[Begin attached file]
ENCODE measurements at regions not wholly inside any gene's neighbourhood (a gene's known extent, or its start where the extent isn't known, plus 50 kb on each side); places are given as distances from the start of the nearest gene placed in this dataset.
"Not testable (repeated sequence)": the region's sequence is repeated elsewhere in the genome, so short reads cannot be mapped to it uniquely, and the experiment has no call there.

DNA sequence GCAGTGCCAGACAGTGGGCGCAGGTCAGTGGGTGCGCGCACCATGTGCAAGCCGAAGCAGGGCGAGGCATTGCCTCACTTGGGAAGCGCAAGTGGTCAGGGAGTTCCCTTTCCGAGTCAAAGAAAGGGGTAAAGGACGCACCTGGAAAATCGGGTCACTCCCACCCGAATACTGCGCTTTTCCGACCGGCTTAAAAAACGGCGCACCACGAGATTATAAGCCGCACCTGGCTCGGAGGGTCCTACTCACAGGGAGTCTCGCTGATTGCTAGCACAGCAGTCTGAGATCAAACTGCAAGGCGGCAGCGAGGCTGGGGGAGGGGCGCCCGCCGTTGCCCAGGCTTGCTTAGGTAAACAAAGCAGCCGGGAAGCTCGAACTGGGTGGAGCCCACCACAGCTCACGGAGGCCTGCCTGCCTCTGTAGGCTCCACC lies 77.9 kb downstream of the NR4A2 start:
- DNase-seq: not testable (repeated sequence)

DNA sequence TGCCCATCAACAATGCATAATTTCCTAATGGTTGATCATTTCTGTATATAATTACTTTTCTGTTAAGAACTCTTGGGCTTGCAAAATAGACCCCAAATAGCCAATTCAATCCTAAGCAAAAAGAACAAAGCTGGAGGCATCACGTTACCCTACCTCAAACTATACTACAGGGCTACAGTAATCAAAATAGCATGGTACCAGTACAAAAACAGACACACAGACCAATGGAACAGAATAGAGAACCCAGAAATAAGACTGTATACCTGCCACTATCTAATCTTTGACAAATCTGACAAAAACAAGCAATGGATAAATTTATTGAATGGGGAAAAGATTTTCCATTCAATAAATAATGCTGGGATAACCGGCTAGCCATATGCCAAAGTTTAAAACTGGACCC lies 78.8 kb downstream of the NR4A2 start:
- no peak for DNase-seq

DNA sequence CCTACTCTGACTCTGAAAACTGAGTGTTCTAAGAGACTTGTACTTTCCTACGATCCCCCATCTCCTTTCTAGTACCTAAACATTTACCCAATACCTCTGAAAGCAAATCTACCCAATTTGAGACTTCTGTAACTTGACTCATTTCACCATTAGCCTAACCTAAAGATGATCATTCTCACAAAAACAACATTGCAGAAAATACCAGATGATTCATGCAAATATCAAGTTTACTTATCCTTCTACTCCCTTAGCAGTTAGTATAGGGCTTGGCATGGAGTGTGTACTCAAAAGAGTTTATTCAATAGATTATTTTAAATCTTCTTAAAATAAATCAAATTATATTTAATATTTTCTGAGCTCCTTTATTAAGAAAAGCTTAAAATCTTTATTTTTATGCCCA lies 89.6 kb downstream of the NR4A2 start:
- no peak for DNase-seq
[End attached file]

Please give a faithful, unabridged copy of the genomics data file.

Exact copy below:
ENCODE measurements at regions not wholly inside any gene's neighbourhood (a gene's known extent, or its start where the extent isn't known, plus 50 kb on each side); places are given as distances from the start of the nearest gene placed in this dataset.
"Not testable (repeated sequence)": the region's sequence is repeated elsewhere in the genome, so short reads cannot be mapped to it uniquely, and the experiment has no call there.

DNA sequence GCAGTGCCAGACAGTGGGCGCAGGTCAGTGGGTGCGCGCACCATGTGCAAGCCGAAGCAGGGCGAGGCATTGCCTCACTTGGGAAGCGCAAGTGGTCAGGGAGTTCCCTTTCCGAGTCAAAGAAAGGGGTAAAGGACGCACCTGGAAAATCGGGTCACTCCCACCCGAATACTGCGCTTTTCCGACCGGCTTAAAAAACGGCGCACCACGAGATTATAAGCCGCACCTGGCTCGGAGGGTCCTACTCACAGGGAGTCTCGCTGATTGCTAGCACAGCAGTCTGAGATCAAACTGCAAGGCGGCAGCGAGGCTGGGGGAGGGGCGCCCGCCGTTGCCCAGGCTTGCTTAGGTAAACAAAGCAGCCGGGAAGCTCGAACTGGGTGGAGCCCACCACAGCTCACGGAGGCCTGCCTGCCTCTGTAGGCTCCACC lies 77.9 kb downstream of the NR4A2 start:
- DNase-seq: not testable (repeated sequence)

DNA sequence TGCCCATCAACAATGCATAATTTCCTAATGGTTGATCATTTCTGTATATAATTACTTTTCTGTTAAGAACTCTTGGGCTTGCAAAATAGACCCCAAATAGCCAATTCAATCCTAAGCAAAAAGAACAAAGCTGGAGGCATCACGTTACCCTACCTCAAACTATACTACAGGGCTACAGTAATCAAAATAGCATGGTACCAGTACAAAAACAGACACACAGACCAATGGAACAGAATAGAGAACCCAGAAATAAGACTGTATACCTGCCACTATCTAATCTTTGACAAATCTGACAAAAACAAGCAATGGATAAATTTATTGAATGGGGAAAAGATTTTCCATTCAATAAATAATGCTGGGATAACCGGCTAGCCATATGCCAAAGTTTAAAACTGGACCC lies 78.8 kb downstream of the NR4A2 start:
- no peak for DNase-seq

DNA sequence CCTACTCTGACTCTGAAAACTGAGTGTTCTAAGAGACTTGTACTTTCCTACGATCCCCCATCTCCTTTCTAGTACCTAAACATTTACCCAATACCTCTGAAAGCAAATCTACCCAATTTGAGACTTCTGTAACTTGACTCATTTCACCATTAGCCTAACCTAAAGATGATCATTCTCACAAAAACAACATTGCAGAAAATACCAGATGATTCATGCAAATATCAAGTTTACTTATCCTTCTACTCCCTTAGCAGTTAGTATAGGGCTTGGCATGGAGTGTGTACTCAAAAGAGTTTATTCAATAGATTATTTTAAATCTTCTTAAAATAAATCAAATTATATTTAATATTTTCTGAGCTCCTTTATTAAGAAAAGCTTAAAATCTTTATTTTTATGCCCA lies 89.6 kb downstream of the NR4A2 start:
- no peak for DNase-seq